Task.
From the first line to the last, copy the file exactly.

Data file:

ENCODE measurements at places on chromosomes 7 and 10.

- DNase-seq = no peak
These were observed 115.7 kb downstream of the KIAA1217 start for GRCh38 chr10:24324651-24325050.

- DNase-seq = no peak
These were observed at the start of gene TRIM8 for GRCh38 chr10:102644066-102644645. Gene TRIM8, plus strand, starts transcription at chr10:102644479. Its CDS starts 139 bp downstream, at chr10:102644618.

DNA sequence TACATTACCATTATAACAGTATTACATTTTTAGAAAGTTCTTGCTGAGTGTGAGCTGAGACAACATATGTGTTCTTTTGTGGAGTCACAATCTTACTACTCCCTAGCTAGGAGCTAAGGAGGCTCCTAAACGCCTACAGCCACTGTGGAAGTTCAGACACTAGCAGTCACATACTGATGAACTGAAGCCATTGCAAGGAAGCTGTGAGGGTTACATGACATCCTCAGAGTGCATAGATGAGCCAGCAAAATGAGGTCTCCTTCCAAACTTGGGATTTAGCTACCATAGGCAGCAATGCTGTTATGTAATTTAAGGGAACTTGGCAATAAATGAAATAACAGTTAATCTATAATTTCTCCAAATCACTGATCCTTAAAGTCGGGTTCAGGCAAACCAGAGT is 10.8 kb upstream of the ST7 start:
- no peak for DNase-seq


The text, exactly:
ENCODE measurements at places on chromosomes 7 and 10.

- DNase-seq = no peak
These were observed 115.7 kb downstream of the KIAA1217 start for GRCh38 chr10:24324651-24325050.

- DNase-seq = no peak
These were observed at the start of gene TRIM8 for GRCh38 chr10:102644066-102644645. Gene TRIM8, plus strand, starts transcription at chr10:102644479. Its CDS starts 139 bp downstream, at chr10:102644618.

DNA sequence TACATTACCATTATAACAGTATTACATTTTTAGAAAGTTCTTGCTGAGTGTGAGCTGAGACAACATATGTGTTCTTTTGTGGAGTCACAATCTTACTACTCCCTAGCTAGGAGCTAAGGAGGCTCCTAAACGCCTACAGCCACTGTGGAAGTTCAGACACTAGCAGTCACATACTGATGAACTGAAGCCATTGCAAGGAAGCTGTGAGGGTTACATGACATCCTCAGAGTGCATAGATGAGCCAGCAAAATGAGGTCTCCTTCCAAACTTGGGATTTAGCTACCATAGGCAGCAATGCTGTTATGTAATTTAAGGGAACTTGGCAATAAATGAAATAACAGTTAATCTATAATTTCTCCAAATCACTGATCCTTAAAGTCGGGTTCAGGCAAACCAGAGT is 10.8 kb upstream of the ST7 start:
- no peak for DNase-seq